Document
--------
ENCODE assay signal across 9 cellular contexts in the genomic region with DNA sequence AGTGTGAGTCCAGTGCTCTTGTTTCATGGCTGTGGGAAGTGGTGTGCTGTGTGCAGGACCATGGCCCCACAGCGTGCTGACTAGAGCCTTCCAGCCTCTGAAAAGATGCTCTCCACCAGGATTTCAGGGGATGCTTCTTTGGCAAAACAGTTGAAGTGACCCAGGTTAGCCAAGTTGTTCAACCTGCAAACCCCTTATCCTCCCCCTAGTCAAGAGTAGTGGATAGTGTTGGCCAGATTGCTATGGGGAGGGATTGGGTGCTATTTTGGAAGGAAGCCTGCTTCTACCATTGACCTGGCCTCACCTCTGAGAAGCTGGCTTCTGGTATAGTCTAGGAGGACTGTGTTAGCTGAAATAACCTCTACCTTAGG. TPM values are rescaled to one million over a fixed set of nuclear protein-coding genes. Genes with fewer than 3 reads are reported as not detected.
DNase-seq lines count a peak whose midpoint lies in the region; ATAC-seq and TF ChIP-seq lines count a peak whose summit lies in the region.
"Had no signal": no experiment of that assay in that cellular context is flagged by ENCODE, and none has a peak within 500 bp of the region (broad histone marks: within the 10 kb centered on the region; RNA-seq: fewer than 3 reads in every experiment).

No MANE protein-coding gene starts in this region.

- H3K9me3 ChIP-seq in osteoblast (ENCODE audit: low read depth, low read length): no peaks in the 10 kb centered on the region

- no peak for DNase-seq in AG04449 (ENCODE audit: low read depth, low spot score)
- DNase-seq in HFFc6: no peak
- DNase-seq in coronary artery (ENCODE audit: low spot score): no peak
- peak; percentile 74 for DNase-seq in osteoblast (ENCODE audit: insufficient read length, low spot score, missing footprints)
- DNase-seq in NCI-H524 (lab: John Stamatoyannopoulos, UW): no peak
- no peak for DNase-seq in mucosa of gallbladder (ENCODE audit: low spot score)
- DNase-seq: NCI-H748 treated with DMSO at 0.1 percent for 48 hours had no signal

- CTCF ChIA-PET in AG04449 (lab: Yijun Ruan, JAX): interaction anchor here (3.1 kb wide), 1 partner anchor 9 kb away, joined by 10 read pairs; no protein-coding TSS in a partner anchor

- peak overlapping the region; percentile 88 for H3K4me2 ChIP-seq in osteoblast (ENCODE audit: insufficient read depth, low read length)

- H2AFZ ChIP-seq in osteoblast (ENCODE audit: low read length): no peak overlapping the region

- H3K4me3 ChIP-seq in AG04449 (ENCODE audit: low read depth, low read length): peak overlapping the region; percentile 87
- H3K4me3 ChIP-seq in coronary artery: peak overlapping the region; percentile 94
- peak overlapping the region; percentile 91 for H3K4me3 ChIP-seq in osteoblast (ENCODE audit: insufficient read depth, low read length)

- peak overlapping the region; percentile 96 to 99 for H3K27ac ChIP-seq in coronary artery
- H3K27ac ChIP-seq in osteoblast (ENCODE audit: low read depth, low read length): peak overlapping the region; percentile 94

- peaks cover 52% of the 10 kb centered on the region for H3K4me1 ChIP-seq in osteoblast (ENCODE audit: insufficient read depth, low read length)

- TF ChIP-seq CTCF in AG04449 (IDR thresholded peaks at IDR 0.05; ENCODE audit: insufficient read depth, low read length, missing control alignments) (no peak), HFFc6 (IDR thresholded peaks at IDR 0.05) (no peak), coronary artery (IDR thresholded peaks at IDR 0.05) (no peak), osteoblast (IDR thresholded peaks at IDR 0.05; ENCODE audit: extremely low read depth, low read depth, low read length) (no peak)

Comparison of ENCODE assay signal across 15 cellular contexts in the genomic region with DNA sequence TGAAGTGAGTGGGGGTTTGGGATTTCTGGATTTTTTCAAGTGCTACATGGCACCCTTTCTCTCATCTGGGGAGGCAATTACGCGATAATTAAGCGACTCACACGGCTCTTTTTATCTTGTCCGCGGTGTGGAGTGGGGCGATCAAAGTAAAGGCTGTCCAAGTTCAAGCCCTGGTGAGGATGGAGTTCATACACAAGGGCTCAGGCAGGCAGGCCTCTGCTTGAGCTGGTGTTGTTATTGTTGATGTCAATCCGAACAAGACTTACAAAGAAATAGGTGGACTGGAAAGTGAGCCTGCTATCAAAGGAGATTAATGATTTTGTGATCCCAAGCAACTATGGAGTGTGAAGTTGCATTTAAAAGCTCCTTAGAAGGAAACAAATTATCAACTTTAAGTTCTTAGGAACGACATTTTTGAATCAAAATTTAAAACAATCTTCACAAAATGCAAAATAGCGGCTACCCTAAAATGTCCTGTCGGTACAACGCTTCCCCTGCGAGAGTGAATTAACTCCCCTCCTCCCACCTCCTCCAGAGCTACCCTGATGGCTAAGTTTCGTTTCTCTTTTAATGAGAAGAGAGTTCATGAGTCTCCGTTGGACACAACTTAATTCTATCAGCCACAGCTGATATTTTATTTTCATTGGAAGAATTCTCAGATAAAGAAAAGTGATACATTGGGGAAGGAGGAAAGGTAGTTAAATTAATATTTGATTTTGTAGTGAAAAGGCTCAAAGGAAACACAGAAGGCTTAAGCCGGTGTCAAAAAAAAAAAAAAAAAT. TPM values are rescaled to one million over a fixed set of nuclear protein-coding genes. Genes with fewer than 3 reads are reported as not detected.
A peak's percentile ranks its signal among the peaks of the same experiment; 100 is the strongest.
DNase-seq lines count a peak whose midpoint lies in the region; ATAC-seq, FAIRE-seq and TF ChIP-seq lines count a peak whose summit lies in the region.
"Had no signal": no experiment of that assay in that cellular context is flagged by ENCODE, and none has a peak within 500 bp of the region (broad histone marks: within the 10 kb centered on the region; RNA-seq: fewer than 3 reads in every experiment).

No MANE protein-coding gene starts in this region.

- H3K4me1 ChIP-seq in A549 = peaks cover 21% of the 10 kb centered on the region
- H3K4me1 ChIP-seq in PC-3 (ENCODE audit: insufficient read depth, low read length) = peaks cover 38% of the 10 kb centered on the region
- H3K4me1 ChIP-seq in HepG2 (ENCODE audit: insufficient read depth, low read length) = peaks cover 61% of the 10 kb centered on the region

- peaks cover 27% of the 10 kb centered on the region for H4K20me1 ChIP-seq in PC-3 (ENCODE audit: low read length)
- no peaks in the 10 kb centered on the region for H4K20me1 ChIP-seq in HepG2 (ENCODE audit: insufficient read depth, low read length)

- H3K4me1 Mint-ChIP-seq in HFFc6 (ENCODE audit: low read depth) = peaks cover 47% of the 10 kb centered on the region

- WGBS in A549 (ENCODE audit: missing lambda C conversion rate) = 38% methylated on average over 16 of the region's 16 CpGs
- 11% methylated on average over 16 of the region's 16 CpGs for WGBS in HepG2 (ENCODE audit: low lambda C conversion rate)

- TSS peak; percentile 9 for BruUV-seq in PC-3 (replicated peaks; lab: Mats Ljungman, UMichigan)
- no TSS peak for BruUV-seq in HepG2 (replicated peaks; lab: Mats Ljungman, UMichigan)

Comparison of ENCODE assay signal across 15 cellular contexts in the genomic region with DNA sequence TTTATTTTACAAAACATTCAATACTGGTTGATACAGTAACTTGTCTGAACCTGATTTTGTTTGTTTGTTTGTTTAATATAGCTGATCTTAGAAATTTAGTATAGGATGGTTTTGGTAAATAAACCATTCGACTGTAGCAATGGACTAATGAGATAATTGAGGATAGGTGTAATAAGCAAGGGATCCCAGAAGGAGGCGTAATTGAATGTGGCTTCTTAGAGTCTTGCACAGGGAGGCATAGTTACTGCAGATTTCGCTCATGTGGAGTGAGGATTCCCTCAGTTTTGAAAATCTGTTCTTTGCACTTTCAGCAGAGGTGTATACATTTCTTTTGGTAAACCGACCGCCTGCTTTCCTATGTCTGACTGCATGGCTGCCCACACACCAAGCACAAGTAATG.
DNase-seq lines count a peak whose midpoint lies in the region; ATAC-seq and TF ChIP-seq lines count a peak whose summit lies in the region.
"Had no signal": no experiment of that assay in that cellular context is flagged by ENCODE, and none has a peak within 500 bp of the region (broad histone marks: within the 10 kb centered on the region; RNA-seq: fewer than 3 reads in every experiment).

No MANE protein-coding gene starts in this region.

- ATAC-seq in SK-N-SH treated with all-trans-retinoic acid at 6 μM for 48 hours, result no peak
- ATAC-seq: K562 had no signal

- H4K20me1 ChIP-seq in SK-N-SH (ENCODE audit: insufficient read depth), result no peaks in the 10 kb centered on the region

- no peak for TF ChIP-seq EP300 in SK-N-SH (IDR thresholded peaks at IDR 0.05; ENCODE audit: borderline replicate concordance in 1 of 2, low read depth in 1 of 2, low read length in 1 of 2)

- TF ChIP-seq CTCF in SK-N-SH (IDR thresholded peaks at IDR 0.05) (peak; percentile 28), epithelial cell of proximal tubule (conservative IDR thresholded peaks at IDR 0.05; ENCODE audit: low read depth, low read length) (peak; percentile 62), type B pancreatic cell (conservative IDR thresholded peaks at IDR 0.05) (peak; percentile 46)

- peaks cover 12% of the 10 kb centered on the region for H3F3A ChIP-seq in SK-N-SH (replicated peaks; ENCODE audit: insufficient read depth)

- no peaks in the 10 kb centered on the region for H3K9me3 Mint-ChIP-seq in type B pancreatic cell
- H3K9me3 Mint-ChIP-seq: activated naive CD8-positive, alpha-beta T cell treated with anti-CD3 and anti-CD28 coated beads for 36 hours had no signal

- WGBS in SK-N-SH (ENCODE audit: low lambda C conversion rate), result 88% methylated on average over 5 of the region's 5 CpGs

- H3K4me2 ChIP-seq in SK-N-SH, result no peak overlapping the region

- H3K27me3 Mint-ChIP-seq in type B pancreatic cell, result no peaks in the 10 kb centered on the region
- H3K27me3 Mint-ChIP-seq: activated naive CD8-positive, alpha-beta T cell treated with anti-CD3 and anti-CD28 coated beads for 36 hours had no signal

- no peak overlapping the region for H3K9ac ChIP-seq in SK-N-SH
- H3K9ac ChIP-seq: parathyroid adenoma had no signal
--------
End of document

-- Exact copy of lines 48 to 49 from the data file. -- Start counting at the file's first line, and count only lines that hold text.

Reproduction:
- no peaks in the 10 kb centered on the region for H3K9me3 Mint-ChIP-seq in type B pancreatic cell
- H3K9me3 Mint-ChIP-seq: activated naive CD8-positive, alpha-beta T cell treated with anti-CD3 and anti-CD28 coated beads for 36 hours had no signal